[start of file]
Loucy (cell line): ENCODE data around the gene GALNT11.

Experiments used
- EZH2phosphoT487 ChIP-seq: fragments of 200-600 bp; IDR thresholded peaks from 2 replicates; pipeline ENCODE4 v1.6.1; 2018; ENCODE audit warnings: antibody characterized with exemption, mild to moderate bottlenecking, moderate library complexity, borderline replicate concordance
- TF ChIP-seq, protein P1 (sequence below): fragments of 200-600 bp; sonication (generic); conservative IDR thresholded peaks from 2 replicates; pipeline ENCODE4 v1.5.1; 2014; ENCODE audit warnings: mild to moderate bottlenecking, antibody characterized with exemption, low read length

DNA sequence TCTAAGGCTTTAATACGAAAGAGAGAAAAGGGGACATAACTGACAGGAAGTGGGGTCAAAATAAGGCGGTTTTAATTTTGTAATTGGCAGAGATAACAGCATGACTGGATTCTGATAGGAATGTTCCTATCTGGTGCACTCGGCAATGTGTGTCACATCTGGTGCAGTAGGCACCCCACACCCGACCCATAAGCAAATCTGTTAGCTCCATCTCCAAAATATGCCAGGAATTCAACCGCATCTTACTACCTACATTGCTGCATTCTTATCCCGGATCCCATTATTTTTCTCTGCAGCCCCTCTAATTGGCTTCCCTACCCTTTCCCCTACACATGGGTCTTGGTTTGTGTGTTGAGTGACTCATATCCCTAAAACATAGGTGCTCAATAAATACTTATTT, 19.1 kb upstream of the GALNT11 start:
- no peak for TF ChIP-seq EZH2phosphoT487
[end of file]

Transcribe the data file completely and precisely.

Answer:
Loucy (cell line): ENCODE data around the gene GALNT11.

Experiments used
- EZH2phosphoT487 ChIP-seq: fragments of 200-600 bp; IDR thresholded peaks from 2 replicates; pipeline ENCODE4 v1.6.1; 2018; ENCODE audit warnings: antibody characterized with exemption, mild to moderate bottlenecking, moderate library complexity, borderline replicate concordance
- TF ChIP-seq, protein P1 (sequence below): fragments of 200-600 bp; sonication (generic); conservative IDR thresholded peaks from 2 replicates; pipeline ENCODE4 v1.5.1; 2014; ENCODE audit warnings: mild to moderate bottlenecking, antibody characterized with exemption, low read length

DNA sequence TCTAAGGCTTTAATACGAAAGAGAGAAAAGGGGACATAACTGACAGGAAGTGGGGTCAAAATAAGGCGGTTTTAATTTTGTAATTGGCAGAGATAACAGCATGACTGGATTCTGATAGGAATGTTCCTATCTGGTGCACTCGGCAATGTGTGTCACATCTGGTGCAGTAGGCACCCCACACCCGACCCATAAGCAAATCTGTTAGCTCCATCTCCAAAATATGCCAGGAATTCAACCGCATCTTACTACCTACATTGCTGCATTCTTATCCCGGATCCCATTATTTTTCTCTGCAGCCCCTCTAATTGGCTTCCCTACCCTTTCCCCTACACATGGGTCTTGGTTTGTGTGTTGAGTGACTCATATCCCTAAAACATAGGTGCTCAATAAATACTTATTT, 19.1 kb upstream of the GALNT11 start:
- no peak for TF ChIP-seq EZH2phosphoT487